Whether you prefer listening to classic rock, rap, or symphonies, there have been several scientific studies that prove listening to music can help boost work productivity.
I know what you’re thinking – “No way listening to my favorite Taylor Swift playlist will help me do better at work! Show me the receipts.”
Happy to oblige!
Teresa Lesiuk, Ph.D, published a study in collaboration with the University of Windsor in Canada back in 2005. The study examined the productivity of 56 software developers both with and without music present in their work environment. When employees did not have access to music, the study showed that tasks took longer to complete and the quality of work was severely diminished. Positive mood alteration provided by the employees’ favorite tunes changed and increased productivity. If you don’t believe me, you can check out the full study here.
On another note (see what I did there?), it can be difficult to focus while trying to combat the sounds and distractions of a modern office. If your office is anything like ours here at TBG, then you probably like to get excited about your work, celebrate successes, and chat about what you’ll be having for lunch. Sometimes, it can be helpful to tune out the distractions and get in the zone. This is where music comes into play (wow, I am good at puns). Listening to music activates the area of our brain that releases dopamine, often referred to as the “happy hormone.” It doesn’t take a rocket scientist to prove that people do better work when they’re happy and comfortable! Dr. Amit Sood at the Mayo Clinic says that it only takes 15-30 minutes of listening time to regain your focus, pump up your dopamine levels, and help you break through the post-lunch slump! Find more info from Dr. Sood and the New York Times here!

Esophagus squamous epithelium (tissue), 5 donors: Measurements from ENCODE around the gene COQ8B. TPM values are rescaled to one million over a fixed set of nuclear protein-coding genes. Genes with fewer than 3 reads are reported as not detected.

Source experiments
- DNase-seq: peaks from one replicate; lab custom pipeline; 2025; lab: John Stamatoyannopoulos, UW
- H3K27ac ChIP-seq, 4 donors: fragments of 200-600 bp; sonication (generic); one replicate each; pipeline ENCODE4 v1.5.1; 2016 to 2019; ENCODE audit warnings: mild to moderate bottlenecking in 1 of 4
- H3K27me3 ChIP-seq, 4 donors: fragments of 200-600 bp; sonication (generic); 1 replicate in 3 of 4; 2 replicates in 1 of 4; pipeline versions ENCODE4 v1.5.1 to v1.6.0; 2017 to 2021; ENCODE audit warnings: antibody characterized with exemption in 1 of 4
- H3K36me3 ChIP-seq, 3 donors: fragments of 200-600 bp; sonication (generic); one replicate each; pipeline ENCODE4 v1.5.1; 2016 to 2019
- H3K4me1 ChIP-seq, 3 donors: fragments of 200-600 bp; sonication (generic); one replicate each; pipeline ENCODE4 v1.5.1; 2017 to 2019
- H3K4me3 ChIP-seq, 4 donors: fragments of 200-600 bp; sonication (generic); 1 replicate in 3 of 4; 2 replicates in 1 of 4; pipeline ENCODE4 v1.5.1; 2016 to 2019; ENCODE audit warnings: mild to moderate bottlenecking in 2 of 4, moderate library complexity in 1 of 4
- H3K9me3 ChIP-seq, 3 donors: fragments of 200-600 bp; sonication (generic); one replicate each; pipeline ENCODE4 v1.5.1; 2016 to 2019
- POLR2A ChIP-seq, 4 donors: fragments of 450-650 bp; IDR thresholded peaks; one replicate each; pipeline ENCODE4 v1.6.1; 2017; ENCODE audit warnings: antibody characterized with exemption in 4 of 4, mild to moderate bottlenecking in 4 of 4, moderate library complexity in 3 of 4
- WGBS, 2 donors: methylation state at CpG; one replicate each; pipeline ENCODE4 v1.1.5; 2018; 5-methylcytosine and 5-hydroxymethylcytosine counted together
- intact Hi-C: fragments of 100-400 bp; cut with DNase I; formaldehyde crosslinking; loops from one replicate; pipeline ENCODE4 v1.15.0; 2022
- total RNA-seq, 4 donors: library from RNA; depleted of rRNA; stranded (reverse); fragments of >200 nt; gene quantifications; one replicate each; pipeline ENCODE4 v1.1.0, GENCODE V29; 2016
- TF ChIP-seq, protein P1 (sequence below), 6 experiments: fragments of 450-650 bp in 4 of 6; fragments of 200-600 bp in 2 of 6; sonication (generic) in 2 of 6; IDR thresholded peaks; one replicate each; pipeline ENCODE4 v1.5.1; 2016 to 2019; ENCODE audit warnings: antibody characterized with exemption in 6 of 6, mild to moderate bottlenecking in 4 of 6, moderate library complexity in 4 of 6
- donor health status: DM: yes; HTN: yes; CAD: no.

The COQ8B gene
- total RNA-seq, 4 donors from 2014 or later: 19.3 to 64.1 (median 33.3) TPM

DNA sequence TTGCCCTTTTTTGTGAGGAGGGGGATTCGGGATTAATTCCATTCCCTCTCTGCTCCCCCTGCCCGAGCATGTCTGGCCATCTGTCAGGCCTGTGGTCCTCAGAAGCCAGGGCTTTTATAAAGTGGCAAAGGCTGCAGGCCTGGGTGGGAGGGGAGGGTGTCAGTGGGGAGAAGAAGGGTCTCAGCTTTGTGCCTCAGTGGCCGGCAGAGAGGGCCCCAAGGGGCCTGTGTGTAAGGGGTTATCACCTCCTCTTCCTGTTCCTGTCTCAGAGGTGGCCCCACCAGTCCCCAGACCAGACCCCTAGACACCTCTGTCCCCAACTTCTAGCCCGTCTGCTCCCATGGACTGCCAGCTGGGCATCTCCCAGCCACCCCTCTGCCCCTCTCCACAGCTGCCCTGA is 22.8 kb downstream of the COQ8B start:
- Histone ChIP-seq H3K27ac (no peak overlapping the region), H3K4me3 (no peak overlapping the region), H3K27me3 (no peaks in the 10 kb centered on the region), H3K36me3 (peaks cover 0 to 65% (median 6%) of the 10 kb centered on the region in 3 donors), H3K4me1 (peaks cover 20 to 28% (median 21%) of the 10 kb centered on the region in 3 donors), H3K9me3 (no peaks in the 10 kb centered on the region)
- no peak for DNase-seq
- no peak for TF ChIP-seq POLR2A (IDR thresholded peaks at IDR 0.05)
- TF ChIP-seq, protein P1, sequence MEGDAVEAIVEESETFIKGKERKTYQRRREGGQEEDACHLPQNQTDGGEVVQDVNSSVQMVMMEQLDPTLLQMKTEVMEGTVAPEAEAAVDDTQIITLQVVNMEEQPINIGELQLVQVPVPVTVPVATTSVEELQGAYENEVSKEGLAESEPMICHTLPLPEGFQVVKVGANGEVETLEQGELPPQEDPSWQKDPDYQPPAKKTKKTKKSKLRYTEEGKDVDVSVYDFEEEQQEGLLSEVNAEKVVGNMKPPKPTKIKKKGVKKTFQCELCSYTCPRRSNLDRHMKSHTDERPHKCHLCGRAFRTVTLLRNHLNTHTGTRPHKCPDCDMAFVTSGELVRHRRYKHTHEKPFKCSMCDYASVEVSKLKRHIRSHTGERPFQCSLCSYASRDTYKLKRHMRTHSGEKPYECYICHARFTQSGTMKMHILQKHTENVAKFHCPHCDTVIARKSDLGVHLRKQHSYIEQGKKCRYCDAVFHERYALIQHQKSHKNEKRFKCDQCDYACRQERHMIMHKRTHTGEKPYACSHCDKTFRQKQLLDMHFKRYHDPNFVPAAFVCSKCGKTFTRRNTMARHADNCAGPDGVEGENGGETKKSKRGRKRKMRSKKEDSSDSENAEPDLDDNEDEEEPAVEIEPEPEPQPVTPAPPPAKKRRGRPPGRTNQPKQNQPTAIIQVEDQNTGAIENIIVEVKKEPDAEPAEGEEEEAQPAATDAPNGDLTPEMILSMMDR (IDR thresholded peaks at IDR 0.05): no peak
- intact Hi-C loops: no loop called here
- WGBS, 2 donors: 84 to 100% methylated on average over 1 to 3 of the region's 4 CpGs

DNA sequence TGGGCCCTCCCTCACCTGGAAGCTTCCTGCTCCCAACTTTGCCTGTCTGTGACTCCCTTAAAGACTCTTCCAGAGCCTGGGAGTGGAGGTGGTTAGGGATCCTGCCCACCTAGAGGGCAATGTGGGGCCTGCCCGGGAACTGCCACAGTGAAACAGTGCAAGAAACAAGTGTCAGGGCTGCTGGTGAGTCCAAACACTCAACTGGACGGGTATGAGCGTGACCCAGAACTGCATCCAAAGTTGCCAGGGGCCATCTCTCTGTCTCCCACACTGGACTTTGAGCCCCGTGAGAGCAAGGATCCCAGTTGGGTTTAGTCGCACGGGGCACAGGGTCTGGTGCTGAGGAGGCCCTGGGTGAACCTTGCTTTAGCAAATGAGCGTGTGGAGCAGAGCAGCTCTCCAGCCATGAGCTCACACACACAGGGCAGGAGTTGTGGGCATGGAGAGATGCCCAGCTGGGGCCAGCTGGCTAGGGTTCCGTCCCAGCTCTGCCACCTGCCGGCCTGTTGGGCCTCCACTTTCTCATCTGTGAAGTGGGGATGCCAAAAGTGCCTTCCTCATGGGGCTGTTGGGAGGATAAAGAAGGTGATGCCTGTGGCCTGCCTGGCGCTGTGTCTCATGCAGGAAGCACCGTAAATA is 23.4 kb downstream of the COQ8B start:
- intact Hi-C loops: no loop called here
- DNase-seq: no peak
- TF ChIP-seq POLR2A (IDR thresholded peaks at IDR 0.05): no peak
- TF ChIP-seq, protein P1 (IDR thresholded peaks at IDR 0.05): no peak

Personally, I would listen to music all day if I could. However, as a recruiter, it’s not really feasible, since I spend the majority of my workday talking to people. That being said, when I need to do repetitive tasks, like perform any sort of data entry, that’s when I’ll break out the tunes. Oftentimes, I’m able to avoid distraction, anchoring my focus in the music. Sometimes I’m surprised by how much I’m able to accomplish just by sitting, listening to music, and focusing! If you’re not convinced by my personal testimony, Fox and Embry conducted a study way back in 1972 where they found that listening to music helped improve efficiency when performing repetitive tasks. Find the full study here.
Many studies have proven that listening to music while you work can positively affect your mood, improve productivity, and help you focus. The mystery still at hand is which type of music is best. Well, my friends, that is totally up to you. Some people find that instrumental music is their vibe, while others prefer heavy metal. Honestly, I’ve found that the answer is unique to every single person. Experiment with different types of music! I’ve made it easy by curating 7 different playlists for you to explore! The categories are endless, but the 7 I’ve chosen to explore are: Lo-fi/Jazz, Pop, Hip-Hop, Indie, Folk/Country, Classic Rock, and Classical/Movie Favorites – you’re welcome!
Alexa, play “9 to 5” by Dolly Parton. Now let’s get to work, folks!
McKenzie Anderson, Associate Recruiter